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Studio Gang’s new residential tower in San Francisco, Mira, is a crisp shaft of white metal bays stacked 39 stories high, each floor twisted in a slightly different direction from the one above or below. The rippling pattern repeats itself every 10 floors, and from afar looks like a tightly wound corkscrew with a blunt top.

The architecture not only exudes confidence, it showcases the fast-growing Transbay district around it—21 blocks cradled against the city’s Embarcadero waterfront and the traditional financial district, a dense neighborhood with high-rise housing and offices framing a futuristic transit station that includes a 5.4-acre rooftop park.

Studio Gang’s twisting new 39-story Mira residential tower.
Studio Gang’s twisting new 39-story Mira residential tower.

Studio Gang’s twisting new 39-story Mira residential tower has a built-in hedge against the city’s notorious high cost of living, with more than 30 percent of its condominiums designated affordable based on income. Photos © Jason O’Rear, click to enlarge.

Before the coronavirus took hold last spring, Transbay’s momentum seemed unstoppable. Now, in the persistent wake of the pandemic, the fragility of a plan approved in 2012 is more apparent by the month.

While such concerns play out in urban centers across the nation, it’s especially stark in a city with so many tech companies that increasingly are comfortable with employees’ working from home. Facebook, which fills the office space in two of the newest Transbay high-rises, has said it will let employees work remotely at least until next summer. That’s also the case with software firm Salesforce, the anchor tenant of the 1,070-foot-tall Pelli Clarke Pelli tower that replaced the Transamerica Pyramid as the peak of San Francisco’s skyline. Pinterest, meanwhile, paid $89.5 million in late August to cancel its lease on an unbuilt tower nearby.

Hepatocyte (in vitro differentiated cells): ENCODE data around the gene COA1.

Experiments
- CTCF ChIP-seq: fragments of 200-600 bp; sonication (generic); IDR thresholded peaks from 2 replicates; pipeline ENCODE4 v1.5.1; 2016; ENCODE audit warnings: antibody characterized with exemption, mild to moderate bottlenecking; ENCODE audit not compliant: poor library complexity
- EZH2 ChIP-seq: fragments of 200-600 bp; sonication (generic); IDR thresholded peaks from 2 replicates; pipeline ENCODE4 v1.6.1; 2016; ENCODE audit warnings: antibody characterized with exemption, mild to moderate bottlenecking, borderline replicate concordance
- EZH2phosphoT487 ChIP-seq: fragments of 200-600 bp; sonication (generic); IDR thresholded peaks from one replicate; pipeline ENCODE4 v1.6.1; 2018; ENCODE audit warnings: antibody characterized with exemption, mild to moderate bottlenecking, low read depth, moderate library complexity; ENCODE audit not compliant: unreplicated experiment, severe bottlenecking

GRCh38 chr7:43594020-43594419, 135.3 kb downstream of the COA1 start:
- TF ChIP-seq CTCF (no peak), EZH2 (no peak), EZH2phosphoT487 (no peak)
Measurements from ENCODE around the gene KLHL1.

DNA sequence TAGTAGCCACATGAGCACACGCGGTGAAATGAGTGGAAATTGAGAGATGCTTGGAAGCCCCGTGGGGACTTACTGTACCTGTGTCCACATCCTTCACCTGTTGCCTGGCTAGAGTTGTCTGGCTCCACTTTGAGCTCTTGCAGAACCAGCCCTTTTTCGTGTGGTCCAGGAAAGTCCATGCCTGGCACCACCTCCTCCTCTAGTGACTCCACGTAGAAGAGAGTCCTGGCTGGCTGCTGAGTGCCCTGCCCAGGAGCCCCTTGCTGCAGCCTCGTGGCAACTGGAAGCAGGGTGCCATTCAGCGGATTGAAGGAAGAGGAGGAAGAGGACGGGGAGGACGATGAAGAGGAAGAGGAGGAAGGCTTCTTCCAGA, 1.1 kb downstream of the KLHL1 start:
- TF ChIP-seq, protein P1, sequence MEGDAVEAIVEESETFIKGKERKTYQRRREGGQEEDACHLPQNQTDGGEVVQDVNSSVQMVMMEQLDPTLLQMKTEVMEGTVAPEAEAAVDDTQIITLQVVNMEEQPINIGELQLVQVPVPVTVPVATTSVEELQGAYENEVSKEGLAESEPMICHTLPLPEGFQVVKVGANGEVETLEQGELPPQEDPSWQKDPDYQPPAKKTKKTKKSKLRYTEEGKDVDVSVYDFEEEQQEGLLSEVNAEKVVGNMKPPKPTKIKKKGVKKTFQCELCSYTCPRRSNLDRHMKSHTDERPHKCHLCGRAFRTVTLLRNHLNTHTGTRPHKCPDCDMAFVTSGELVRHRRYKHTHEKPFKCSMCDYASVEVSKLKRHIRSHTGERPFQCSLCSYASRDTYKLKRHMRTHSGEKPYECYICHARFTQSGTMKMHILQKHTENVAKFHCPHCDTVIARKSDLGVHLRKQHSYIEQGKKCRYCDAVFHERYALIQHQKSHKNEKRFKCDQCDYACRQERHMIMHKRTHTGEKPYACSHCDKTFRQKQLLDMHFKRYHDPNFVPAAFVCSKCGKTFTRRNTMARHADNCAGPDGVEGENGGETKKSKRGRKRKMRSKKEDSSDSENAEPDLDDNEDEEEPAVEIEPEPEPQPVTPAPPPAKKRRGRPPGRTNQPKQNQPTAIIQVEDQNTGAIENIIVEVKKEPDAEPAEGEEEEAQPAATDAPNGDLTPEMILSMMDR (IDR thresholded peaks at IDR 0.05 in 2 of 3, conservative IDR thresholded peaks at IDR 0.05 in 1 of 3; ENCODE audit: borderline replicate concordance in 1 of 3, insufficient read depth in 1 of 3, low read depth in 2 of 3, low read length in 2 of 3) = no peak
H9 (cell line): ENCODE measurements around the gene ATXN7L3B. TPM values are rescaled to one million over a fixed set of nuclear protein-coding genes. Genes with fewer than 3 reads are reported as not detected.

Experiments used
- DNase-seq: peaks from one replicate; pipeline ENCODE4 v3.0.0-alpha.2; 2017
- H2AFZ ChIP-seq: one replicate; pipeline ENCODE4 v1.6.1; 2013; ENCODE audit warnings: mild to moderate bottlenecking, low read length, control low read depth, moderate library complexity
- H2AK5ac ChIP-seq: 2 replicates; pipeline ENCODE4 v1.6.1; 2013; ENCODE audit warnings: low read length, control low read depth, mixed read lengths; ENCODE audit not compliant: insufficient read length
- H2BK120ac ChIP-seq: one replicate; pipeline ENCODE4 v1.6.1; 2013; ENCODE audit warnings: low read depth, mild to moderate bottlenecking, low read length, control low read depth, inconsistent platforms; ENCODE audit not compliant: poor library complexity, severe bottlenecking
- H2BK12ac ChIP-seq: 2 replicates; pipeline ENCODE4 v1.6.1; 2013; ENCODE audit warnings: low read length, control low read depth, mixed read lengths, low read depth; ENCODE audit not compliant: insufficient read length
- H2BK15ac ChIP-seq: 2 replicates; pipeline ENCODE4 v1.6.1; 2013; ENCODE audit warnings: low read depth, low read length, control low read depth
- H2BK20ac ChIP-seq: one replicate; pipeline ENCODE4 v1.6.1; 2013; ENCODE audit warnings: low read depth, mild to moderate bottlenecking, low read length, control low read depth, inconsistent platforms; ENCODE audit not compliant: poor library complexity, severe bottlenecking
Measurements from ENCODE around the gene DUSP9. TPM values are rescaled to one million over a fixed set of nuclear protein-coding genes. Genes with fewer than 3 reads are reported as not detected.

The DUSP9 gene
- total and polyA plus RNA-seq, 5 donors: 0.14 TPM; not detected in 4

The Avery tower.

San Francisco’s new mixed-use Transbay district. Photo © Jason O’Rear

But you don’t need to read the business pages to get a sense of the pall cast by the pandemic. Ground-floor retail spaces in Mira and other new towers are largely vacant, as are once-active storefronts in the district’s older buildings. On the block to Mira’s north, two dozen ramshackle tents line one sidewalk.

San Francisco, which has long had the highest housing prices of any large American city, is no stranger to homelessness. The difference now? The homeless can be almost the only people on downtown streets otherwise usually filled with workers, shoppers, and conventioneers.

“The whole idea of a downtown depends on lots of people being there,” said Ray Gastil, who leads the Remaking Cities Institute at Carnegie Mellon University. “Center cities like San Francisco and Seattle are going to struggle with downtowns having this strange empty quality.” Yet Gastil recalls the doomsday scenarios that hung over New York after 9/11. “You can make short-term predictions that are way off,” he says.

The Avery tower.

The Avery, a 55-story glass skyscraper by OMA opened last year, with a low-rise component by Fougeron Architecture. More than 25 percent of its units are aimed at those making no more than 50 per cent of the area’s median income. Photos © Jason O’Rear

What may help Transbay succeed long-term is the diversity baked into the plan. The city requires that 30 percent of the 4,400 housing units planned here must be subsidized for lower-income residents, including supportive housing for the formerly homeless. At Mira, 155 of the 392 condominiums are reserved for buyers who make between 80 percent and 120 percent of the area’s median income (the lowest price would be $231,000 for a one-bedroom). Similarly, the New York office of OMA designed the Avery tower that opened in the neighborhood last year—55 stories of stylishly understated serrated glass, with a low brick-clad wing designed by San Francisco’s Fougeron Architecture. While market-rate condos begin at $1.8 million, 150 of the 548 units overall are apartments for households making no more than 50 percent of the median income.

That’s still not cheap by national standards. But it means that when you walk through the transit center’s lush rooftop park, you see families who reflect the neighborhood’s economic and racial diversity.

Mira architect Jeanne Gang is confident that Transbay and its surroundings will regain the vitality for which San Francisco is known. “Months are nothing in relation to the life of a building or a city,” Gang said earlier this summer. “We like cities for a reason. They’re where exchanges can happen, social as well as economic.”